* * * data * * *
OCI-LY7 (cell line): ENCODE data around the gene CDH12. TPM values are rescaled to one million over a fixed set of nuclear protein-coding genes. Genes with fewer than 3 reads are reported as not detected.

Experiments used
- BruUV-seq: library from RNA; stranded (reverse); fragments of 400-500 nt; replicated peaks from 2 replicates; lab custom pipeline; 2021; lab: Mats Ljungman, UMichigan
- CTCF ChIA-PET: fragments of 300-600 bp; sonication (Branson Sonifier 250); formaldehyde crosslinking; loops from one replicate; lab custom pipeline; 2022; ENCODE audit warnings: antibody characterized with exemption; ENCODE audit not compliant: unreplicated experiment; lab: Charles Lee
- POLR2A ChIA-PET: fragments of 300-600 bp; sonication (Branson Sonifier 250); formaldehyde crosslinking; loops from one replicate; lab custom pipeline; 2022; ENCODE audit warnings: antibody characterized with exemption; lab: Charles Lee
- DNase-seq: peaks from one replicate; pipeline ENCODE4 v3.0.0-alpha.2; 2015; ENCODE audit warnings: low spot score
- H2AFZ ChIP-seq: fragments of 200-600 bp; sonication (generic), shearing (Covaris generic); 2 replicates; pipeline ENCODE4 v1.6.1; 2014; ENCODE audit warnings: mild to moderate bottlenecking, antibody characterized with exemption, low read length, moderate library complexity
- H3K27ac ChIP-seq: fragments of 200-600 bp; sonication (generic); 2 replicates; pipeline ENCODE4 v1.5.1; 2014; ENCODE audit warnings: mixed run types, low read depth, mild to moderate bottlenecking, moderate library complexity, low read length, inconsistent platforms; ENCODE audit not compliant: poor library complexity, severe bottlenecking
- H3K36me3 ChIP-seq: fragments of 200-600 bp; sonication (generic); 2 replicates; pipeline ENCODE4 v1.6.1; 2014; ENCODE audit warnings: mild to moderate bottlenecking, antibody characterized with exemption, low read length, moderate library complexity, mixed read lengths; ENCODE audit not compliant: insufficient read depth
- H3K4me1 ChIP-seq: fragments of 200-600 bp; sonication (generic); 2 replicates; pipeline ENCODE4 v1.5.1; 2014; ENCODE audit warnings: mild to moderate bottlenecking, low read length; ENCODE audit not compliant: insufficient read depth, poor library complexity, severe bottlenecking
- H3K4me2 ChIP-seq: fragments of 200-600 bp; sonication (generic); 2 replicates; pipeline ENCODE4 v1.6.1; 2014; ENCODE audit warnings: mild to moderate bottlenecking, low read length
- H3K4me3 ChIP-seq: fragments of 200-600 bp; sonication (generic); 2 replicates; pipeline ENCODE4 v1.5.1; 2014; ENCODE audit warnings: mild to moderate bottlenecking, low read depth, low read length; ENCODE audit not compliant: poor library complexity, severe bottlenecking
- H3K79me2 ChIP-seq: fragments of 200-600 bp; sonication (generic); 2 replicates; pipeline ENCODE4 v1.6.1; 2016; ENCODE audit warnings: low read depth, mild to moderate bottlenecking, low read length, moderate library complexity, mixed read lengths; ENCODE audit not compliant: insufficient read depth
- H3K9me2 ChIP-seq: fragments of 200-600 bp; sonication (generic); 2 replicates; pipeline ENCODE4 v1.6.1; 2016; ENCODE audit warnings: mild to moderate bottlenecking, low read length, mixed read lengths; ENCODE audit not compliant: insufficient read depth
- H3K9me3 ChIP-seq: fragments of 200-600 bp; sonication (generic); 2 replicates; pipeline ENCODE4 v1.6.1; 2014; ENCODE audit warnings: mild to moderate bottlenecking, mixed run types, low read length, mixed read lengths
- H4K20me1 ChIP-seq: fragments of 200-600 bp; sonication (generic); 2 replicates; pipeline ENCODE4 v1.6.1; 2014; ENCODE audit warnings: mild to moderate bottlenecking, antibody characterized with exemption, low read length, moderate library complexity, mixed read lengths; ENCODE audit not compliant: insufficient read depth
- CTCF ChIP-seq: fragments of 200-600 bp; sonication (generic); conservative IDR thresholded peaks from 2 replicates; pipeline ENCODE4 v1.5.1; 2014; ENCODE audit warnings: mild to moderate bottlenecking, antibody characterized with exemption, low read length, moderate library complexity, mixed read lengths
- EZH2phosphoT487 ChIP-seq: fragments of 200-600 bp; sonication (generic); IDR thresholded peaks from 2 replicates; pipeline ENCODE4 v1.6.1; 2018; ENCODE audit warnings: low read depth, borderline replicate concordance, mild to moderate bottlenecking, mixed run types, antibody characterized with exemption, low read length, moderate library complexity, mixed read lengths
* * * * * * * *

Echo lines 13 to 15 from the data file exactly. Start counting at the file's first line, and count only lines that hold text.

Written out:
- H3K79me2 ChIP-seq: fragments of 200-600 bp; sonication (generic); 2 replicates; pipeline ENCODE4 v1.6.1; 2016; ENCODE audit warnings: low read depth, mild to moderate bottlenecking, low read length, moderate library complexity, mixed read lengths; ENCODE audit not compliant: insufficient read depth
- H3K9me2 ChIP-seq: fragments of 200-600 bp; sonication (generic); 2 replicates; pipeline ENCODE4 v1.6.1; 2016; ENCODE audit warnings: mild to moderate bottlenecking, low read length, mixed read lengths; ENCODE audit not compliant: insufficient read depth
- H3K9me3 ChIP-seq: fragments of 200-600 bp; sonication (generic); 2 replicates; pipeline ENCODE4 v1.6.1; 2014; ENCODE audit warnings: mild to moderate bottlenecking, mixed run types, low read length, mixed read lengths